Cloud changes – temperature plays an important role in cloud formation, and you may notice a solar eclipse can affect clouds in the sky. As the atmospheric temperature lowers, low-level clouds can begin to dissipate. Read up on different types of clouds, and before the eclipse begins, take note of any clouds you see. Throughout the eclipse, pay attention to the low-level cloud types and document whether or not they dissipate.

Looking for more inspiration? Read about the experiments NASA is conducting during the 2024 eclipse.

Write an Eclipse Myth


Myths are foundational stories that are told over generations as a way to explain the seemingly unexplainable parts of the world around us. Myths are sometimes supernatural or fantastical, and they aren’t rooted in science or fact. Still, they’re an important part of their culture of origin, and they can tell us a lot about how a given group of people understood their place in the universe.

Cultures from around the world have all sorts of myths associated with eclipses. Ancient Greeks, for example, thought an eclipse meant the gods were unhappy with the king. Siberian folklore tells that a vampire is eating the sun. The Inuits believed an eclipse represented a reunion of the moon god Annigan and his sister, the sun goddess Malina. Trickster stories from across the globe have fairies blocking out the sun for fun or little boys catching the sun in a net.

Get into the celestial spirit by creating your very own eclipse myth. Imagine you exist in a time and place where the scientific explanation of how and why an eclipse occurs are unknown to you. What story could you create to explain the eclipse? As you create your story, keep in mind that a myth should:

  • Be connected to a belief system – usually myths reflect the cultural beliefs of a group of people.
  • Be spiritual in nature – myths often involve a religious or heavenly explanation for phenomena that are not easily understood by most people.
  • Teach you something – myths tend to contain morals or lessons about how people should behave or interact with the natural world around them.

Don’t forget to identify key figures in your eclipse mythology, and your myth should tell a complete story with a beginning, middle, and end.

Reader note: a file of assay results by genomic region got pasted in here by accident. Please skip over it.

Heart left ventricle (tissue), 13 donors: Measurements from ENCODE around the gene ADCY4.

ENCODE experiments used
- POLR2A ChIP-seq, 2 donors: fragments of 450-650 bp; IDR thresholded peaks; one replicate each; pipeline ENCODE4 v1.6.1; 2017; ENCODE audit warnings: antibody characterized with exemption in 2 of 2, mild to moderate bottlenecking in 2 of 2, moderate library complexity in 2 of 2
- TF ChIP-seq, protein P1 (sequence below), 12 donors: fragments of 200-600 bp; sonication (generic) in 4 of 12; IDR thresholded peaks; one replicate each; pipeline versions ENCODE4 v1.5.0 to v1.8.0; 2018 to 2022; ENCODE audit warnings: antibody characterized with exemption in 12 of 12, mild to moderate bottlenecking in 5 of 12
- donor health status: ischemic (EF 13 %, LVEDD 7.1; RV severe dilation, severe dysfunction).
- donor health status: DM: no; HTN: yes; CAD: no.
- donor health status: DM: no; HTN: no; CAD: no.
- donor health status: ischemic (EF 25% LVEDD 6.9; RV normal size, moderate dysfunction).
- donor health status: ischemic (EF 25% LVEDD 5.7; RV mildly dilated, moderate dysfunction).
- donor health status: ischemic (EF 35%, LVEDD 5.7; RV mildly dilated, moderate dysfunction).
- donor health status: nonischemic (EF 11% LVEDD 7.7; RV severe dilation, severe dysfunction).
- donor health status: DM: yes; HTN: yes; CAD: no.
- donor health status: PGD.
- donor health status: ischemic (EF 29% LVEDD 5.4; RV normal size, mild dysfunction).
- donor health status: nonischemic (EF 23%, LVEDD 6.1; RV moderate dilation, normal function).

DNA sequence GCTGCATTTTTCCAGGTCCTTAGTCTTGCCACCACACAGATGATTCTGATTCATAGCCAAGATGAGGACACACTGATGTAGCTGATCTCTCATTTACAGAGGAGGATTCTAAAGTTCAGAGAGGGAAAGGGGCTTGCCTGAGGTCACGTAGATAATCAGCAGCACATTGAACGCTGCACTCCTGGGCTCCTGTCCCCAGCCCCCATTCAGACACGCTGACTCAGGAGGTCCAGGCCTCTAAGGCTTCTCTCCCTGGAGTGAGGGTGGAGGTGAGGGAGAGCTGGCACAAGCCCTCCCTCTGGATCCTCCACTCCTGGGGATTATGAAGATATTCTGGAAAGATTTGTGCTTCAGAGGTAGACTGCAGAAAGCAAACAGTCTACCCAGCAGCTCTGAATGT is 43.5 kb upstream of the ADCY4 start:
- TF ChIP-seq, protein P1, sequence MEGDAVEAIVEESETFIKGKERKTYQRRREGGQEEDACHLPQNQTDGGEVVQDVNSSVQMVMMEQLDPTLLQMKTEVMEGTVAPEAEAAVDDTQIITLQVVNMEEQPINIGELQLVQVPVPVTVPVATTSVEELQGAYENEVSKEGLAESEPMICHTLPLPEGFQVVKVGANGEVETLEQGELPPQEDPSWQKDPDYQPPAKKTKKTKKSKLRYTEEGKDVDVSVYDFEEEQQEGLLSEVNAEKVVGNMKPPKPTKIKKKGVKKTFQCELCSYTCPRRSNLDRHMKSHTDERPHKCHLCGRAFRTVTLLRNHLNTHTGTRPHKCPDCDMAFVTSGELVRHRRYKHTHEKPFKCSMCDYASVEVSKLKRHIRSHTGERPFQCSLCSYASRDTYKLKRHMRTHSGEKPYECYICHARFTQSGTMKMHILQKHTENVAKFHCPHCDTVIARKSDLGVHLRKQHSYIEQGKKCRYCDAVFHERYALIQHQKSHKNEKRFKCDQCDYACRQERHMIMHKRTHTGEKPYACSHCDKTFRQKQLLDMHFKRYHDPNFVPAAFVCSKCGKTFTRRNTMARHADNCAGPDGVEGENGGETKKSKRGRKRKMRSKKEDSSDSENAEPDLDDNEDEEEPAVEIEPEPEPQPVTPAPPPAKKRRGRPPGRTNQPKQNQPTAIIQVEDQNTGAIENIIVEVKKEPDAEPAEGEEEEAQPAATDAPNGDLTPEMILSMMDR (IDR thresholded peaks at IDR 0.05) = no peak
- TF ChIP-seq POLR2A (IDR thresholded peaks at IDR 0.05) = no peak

Need a little more background information before getting started? Check out Mensa For Kids’ lesson plans, An Introduction to Greek Mythology and The Art of Storytelling.

Eclipse Blackout Poetry


Blackout poetry is a form of poetry that’s created by taking an existing written work and covering, or blacking out, words. The uncovered words and phrases that remain create a poem that has an entirely new meaning. Blackout poetry seems especially fitting for an eclipse – here’s what you’ll need to do to create your own:


    Select a written work to use as your starting piece. This can be a page from a book, another poem, song lyrics, a news article, essay … as long as it has enough words, you can probably use it. Whatever you select may be related to eclipses, but it’s not a requirement.
  2. Pick out the key words and phrases to keep uncovered. As you read through your piece, think about what you’d like your poem to be about and what themes you’d like it to have, and identify the words and phrases you know you will be using. You might keep some things just because you like the way they sound, or because the word may come in handy. It’s okay to leave more than you think you’ll need and cross it out later. Draw boxes around your selected words.
  3. Review your selected words. Now you’ll need to read the words you selected and see how they flow together. Consider whether they fit the idea you had in mind and change course, if necessary. If something doesn’t sound quite right, give your full piece another read and look for words you may have passed over that might improve your poem. This is also where you can fine tune any additional words you kept around just in case.
  4. Black out the words you don’t want to use. Once you have finalized your word choices, cover up the rest of the words. You can use marker, paint, black strips of paper or tape – this is a good chance to get creative and channel your inner visual artist!


Make an Eclipse-Themed Time Capsule

The April 8, 2024, eclipse will be the last time a total solar eclipse is visible in most of the United States until August 23, 2044, which makes it a perfect opportunity to create a time capsule. Build your own time capsule, and when the next total solar eclipse comes around in 20 years, you can relive how you experienced the Great North American Eclipse. Think about how old you’ll be then, and what kind of message you want to send to your future self. 


Things to include: